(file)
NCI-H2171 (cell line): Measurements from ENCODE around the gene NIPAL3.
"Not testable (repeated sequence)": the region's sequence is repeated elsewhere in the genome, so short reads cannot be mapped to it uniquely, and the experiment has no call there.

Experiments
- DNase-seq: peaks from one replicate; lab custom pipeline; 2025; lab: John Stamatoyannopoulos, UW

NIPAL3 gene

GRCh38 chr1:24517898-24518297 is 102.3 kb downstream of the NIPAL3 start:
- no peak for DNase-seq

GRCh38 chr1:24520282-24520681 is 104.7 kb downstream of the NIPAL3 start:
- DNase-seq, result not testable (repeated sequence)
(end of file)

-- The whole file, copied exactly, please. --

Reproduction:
NCI-H2171 (cell line): Measurements from ENCODE around the gene NIPAL3.
"Not testable (repeated sequence)": the region's sequence is repeated elsewhere in the genome, so short reads cannot be mapped to it uniquely, and the experiment has no call there.

Experiments
- DNase-seq: peaks from one replicate; lab custom pipeline; 2025; lab: John Stamatoyannopoulos, UW

NIPAL3 gene

GRCh38 chr1:24517898-24518297 is 102.3 kb downstream of the NIPAL3 start:
- no peak for DNase-seq

GRCh38 chr1:24520282-24520681 is 104.7 kb downstream of the NIPAL3 start:
- DNase-seq, result not testable (repeated sequence)